Meanwhile Trans Tasman’s major shareholder, SEA Holdings Ltd of Hong Kong, gave notice on Friday that it had increased its stake from 64.64% to 66.26% in 8 onmarket transactions over the 10 days to 24 November. That holding ensures that the resolution approving the partial Asian Growth offer will succeed. The full offer requires a special resolution, for which SEA can’t guarantee the outcome.Reasons for split


Trans Tasman said in its notice of meeting the present company structure wouldn’t enable it to fund investment opportunities of the size & scale available to it: “The separation of the Asian assets presents an opportunity for better management of development capital requirements. Meeting ongoing development capital requirements and accessing funding for the pursuit of investment opportunities in Asian property markets presents challenges to the Trans Tasman Group as:

there is limited appetite in the New Zealand market for Hong Kong development – which will make efficiently priced capital-raising in New Zealand challenging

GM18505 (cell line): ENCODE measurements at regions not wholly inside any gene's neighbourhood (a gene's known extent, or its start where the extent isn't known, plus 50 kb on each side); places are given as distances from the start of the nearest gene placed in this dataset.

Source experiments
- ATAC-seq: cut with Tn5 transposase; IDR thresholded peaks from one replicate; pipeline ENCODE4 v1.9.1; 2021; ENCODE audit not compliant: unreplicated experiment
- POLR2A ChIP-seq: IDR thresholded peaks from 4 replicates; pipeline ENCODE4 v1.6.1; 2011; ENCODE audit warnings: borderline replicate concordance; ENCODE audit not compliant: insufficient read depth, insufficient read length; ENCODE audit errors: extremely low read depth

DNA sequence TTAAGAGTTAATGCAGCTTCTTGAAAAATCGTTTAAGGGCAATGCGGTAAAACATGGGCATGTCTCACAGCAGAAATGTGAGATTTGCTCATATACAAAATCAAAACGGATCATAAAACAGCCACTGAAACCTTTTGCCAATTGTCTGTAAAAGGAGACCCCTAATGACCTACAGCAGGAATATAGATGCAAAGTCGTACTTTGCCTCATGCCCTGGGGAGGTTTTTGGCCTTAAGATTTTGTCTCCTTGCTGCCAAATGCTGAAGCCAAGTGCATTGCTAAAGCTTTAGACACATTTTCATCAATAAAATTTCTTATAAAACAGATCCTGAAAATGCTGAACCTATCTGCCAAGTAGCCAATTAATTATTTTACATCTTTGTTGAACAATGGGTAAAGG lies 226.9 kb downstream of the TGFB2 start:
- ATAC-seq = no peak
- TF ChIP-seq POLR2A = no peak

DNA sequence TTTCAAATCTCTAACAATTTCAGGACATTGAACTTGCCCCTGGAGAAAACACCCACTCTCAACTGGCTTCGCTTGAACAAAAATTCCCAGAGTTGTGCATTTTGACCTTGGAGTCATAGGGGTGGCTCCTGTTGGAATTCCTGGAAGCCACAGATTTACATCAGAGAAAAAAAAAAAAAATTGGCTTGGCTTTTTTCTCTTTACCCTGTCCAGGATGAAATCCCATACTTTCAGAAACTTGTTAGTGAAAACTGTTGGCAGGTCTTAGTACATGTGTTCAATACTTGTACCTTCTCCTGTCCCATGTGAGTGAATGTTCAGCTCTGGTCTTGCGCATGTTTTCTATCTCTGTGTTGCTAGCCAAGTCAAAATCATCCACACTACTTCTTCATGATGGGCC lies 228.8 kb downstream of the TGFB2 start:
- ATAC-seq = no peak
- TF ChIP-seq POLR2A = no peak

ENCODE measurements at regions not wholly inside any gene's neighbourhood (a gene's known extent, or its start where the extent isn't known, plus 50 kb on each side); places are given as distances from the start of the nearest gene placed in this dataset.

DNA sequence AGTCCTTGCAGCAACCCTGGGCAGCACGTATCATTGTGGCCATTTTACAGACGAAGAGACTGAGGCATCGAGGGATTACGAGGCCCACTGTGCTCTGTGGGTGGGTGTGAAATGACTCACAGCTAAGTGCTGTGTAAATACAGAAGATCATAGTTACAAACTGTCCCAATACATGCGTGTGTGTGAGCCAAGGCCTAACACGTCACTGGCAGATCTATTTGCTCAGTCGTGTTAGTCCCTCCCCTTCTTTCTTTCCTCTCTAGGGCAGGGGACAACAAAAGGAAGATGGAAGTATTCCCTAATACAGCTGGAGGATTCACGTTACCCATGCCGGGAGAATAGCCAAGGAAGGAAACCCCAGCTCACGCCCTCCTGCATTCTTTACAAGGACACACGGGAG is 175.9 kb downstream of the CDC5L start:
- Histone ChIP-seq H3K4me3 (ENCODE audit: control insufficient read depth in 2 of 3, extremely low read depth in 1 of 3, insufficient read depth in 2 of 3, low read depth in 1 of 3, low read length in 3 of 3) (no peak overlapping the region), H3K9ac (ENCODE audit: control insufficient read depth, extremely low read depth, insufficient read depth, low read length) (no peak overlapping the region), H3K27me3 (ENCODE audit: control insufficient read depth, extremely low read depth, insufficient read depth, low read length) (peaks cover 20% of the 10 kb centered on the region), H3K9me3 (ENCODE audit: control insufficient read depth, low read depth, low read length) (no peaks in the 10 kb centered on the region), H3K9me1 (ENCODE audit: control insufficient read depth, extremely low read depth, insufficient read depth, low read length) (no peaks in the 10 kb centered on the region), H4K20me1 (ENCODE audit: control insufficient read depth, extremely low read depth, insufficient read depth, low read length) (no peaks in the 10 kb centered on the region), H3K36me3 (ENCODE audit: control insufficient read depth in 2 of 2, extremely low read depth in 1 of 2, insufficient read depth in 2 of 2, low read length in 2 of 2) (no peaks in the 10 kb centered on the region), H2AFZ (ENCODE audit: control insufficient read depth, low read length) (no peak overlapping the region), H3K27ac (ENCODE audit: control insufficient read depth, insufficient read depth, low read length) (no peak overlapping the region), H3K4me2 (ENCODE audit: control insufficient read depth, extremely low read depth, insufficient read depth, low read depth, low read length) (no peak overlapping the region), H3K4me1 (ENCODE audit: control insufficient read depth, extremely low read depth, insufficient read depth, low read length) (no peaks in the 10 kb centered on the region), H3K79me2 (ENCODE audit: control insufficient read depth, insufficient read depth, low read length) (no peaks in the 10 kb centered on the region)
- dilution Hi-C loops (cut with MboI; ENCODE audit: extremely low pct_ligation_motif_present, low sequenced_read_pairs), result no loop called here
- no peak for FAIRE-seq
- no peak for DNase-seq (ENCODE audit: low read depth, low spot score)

Trans Tasman has investigated overseas capital funding and has been advised that a portfolio which also includes Australasian investments would be less attractive in the London market than a stand-alone Asian property portfolio
raising debt to fund future development of the Trans Tasman Group’s current investments and pursue further investment opportunities could change the group’s debt:asset profile to a level which is unattractive.”

The documents also mentioned a longstanding bone of contention – the hefty discount on Trans Tasman’s shares, still at 28% on a much improved share price of 48c, compared to asset backing of 66.8c: “The 2 clearly identifiable investment vehicles should trade at a reduced share price discount to net asset value than the existing discount on Trans Tasman shares, delivering benefits to all shareholders.”


That will be so for Asian Growth, but the Trans Tasman remnant will still be a mixed bag – depending on how keen shareholders are to invest in the Asian company, Trans Tasman could still hold up to 61% of it in the first year. If Trans Tasman retains 35% of Asian Growth, Trans Tasman will have $207 million of net assets split roughly evenly between Australasia & Asia.


The values of the 2 parts of Trans Tasman have dropped slightly from the original net $410 million estimate, to a net $303.1 million for the Asian assets, $101.1 million for the Australia & New Zealand assets, so still a 75:25 split.